Propelled by potent chemistry between Jackie Chan and Owen Wilson, "Shanghai Knights" proves that, sometimes, bigger actually can be better. A hugely entertaining and more lavishly mounted follow-up to 2000's "Shanghai Noon," pic rides even taller in the saddle as a fleet and funny crowd-pleaser.
Propelled by potent chemistry between Jackie Chan and Owen Wilson, “Shanghai Knights” proves that, sometimes, bigger actually can be better. A hugely entertaining and more lavishly mounted follow-up to 2000’s “Shanghai Noon,” the high-concept East-meets-Western that first teamed top-billed duo, pic rides even taller in the saddle as a fleet and funny crowd-pleaser. Sequel should easily top $57 million domestic gross of its predecessor, which continues to be popular as homevid product and cable-TV staple, and score significantly better in global and ancillary markets.
Cleverly extending franchise they established in “Noon,” scripters Alfred Gough and Miles Millar (the duo behind TV’s “Smallville”) begin with a rousing riff of deadly serious kung-fu action in 1887 China, then brighten the mood while re-introducing odd-couple lead characters.
Chon Wang (Chan), an improbably transplanted Imperial Guard from China’s Forbidden City, is gainfully employed as sheriff of Carson City, Nev. But when he receives word from Lin (Fann Wong), his younger sister, that their father (Kim S. Chan) was killed by palace invaders who swiped the emperor’s Imperial Seal, Chon journeys to New York to contact his former saddle buddy, Roy O’Bannon (Owen Wilson).
Since their first adventure, Roy has made himself globally famous by pseudonymously penning dime novels that celebrate his own apocryphal exploits as Wild West hero. In real life, however, he’s only a waiter (and, occasionally, gigolo) in a swanky hotel. Unable to provide financial backing, but more than willing to go along for the ride, Roy joins Chan for a voyage to London, where Lin has followed her father’s killer.
Assuming directorial reins from “Noon” helmer Tom Dey, David Dobkin (“Clay Pigeons”) deftly juggles broad comedy and kung-fu artistry in fish-out-water scenario. Last time, Chon was stranger in a strange land. In “Knights,” both characters must scramble to maintain equilibrium in unfamiliar territory.
Pair wander through credibly replicated Victorian London — pic was shot largely on Czech locations — while tangling with two politically ambitious plotters: Lord Rathbone (Aidan Gillen), a conniving nobleman who’s not content being 10th in line to the British throne; and Wu Chan (Donnie Yen), the Chinese emperor’s illegitimate brother, who plans to use the Imperial Seal in attempt to rally a revolution.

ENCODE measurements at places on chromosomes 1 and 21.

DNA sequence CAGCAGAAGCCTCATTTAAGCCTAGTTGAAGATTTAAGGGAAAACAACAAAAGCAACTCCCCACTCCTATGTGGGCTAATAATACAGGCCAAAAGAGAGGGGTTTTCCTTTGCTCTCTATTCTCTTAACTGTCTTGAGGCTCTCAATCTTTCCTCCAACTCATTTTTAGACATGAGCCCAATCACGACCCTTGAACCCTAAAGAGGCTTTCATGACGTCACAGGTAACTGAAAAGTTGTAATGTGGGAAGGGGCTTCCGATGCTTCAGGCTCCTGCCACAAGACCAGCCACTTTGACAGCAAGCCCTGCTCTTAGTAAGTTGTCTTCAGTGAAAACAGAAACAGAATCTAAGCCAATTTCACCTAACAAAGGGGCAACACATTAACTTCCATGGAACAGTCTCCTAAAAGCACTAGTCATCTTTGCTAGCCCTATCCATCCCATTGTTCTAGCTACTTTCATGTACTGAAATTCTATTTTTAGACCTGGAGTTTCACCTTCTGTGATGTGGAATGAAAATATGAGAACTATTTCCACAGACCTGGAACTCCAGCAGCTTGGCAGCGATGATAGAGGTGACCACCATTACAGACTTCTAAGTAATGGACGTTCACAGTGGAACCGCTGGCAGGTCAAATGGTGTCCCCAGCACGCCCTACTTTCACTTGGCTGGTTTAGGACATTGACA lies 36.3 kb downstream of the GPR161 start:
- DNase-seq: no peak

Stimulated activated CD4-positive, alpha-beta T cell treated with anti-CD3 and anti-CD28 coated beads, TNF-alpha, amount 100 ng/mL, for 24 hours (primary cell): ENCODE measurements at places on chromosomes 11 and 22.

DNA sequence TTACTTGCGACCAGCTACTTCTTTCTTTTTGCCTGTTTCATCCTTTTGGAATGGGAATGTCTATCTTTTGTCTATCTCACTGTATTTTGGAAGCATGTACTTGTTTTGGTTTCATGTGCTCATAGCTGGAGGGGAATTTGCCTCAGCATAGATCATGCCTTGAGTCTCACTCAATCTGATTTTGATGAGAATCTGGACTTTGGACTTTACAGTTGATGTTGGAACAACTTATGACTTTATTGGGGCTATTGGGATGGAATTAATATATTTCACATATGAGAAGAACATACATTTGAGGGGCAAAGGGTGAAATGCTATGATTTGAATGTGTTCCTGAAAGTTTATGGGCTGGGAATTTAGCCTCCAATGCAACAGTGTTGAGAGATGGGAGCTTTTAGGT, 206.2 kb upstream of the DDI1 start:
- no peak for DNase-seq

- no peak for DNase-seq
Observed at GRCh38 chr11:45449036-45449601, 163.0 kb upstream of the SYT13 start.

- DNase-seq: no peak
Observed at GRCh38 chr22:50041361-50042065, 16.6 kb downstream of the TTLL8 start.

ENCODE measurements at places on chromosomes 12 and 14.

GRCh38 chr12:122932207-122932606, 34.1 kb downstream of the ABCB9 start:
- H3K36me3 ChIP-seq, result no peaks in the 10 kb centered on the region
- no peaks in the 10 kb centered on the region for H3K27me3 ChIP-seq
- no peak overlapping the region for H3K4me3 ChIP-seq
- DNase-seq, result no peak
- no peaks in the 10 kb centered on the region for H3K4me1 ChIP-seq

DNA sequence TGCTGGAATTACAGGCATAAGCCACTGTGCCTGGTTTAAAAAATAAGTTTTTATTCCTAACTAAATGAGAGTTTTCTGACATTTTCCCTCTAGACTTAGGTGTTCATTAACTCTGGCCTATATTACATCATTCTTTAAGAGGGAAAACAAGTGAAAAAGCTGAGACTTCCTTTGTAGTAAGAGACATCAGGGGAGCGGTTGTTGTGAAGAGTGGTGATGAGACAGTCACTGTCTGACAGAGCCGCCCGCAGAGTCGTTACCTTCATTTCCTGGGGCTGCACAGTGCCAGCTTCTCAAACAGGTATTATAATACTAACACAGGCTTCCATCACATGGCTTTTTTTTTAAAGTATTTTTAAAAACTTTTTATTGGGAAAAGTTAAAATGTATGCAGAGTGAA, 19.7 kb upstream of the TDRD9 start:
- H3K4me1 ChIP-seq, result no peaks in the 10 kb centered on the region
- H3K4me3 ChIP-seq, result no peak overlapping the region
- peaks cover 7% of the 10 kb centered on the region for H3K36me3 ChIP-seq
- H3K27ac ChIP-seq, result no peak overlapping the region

Lin — like her brother, a master martial artist — helps our heroes in their quest and, predictably, attracts seriously funny interest from a lovestruck Roy. Budding romance causes brief friction between buddies, since Chon, quite understandably, wants a more suitable husband for his sibling.
For most part, though, pic places more importance on cultural-clash comedy — Roy never misses a chance to remind Brits who won the American Revolution — and action set-pieces in such varied locales as Big Ben, a dark corner of Whitechapel (where Jack the Ripper makes a cameo appearance) and Madame Toussaud’s Wax Museum.
In the world according to “Shanghai Knights,” anachronisms are a way of life, and period flavor is never allowed to get in the way of good laugh. Even more than “Noon,” which peppered its soundtrack with singles by ZZ Top and Kid Rock, sequel often sounds like wall-to-wall oldies radio, wittily employing location-specific pop tunes (Roger Miller’s “England Swings,” New Vaudeville Band’s “Winchester Cathedral”) as scene bridges, and more rambunctious rockers (including tasty remixes of the Who’s “Magic Bus” and “My Generation”) to underscore comic high jinks.
Amiably reprising the mild-and-hazy surfer-dude patois he used in “Noon,” Wilson seems even more incongruous here. But, once again, his nifty mix of insouciance, self-regard and semi-stoned action-heroism is terrifically appealing. Likewise, Chan repeats what worked well in previous pic — exuberance and grace laced with sincerity and resilience — while upping the ante in regard to razzle-dazzling acrobatics in imaginatively choreographed fight scenes, which come off like song-and-dance highlights from an Old Hollywood tuner. Impression is reinforced during one especially inspired sequence, as Chan offers a tip of the Stetson to Gene Kelly by using umbrellas as offensive weapons while “dancing” to a sample of “Singin’ in the Rain.”
Spirited homage is one of many cheeky pic allusions that abound in “Shanghai Knights.” Breezily amusing epilogue makes pointed reference to newfangled phenom of “moving pictures” in a place called Hollywood.
Singapore-born singer-actress Fann is easy on the eyes and quick in her moves, which is all her character requires. Thomas Fischer makes the most of a slyly written part as a deductive Scotland Yard inspector who just happens to be a big fan of Roy O’Bannon novels. Aaron Johnson evidences poise but has relatively little to do as a Cockney street urchin who helps the leads.
As the silken Lord Rathbone — who, like first pic’s Sheriff Van Cleef, is a bad guy named after an actor famed for villainous roles — Gillen (Showtime’s “Queer as Folk”) looks like a younger, pastier Gary Oldman, and proves to be a surprisingly good sport during climactic sword fight with Chon.
Adrian Biddle’s widescreen lensing is strikingly handsome, while other tech credits — including Allan Cameron’s evocative production design — also contribute to slickly impressive package.